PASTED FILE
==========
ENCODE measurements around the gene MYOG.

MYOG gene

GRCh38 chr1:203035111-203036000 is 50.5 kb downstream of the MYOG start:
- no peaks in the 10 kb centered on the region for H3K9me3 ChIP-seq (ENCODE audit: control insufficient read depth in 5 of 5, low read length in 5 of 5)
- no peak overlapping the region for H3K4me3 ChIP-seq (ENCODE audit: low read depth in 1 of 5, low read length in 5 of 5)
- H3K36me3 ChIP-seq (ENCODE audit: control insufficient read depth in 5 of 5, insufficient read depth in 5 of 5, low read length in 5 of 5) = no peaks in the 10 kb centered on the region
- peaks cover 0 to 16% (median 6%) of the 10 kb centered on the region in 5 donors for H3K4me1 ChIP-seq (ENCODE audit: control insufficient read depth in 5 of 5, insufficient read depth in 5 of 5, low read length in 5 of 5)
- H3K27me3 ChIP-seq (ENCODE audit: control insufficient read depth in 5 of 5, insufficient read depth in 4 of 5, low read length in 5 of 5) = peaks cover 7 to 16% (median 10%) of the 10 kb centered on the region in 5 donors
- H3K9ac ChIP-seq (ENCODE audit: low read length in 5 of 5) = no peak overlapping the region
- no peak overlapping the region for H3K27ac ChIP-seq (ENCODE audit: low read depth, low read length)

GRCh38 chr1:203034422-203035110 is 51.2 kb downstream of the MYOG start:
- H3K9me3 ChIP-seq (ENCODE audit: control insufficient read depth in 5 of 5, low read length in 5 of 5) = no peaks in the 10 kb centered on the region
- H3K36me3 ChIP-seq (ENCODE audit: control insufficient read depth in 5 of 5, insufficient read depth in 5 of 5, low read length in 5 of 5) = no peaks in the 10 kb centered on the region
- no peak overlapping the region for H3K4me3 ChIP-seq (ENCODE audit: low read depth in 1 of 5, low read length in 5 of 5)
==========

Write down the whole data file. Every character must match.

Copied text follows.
ENCODE measurements around the gene MYOG.

MYOG gene

GRCh38 chr1:203035111-203036000 is 50.5 kb downstream of the MYOG start:
- no peaks in the 10 kb centered on the region for H3K9me3 ChIP-seq (ENCODE audit: control insufficient read depth in 5 of 5, low read length in 5 of 5)
- no peak overlapping the region for H3K4me3 ChIP-seq (ENCODE audit: low read depth in 1 of 5, low read length in 5 of 5)
- H3K36me3 ChIP-seq (ENCODE audit: control insufficient read depth in 5 of 5, insufficient read depth in 5 of 5, low read length in 5 of 5) = no peaks in the 10 kb centered on the region
- peaks cover 0 to 16% (median 6%) of the 10 kb centered on the region in 5 donors for H3K4me1 ChIP-seq (ENCODE audit: control insufficient read depth in 5 of 5, insufficient read depth in 5 of 5, low read length in 5 of 5)
- H3K27me3 ChIP-seq (ENCODE audit: control insufficient read depth in 5 of 5, insufficient read depth in 4 of 5, low read length in 5 of 5) = peaks cover 7 to 16% (median 10%) of the 10 kb centered on the region in 5 donors
- H3K9ac ChIP-seq (ENCODE audit: low read length in 5 of 5) = no peak overlapping the region
- no peak overlapping the region for H3K27ac ChIP-seq (ENCODE audit: low read depth, low read length)

GRCh38 chr1:203034422-203035110 is 51.2 kb downstream of the MYOG start:
- H3K9me3 ChIP-seq (ENCODE audit: control insufficient read depth in 5 of 5, low read length in 5 of 5) = no peaks in the 10 kb centered on the region
- H3K36me3 ChIP-seq (ENCODE audit: control insufficient read depth in 5 of 5, insufficient read depth in 5 of 5, low read length in 5 of 5) = no peaks in the 10 kb centered on the region
- no peak overlapping the region for H3K4me3 ChIP-seq (ENCODE audit: low read depth in 1 of 5, low read length in 5 of 5)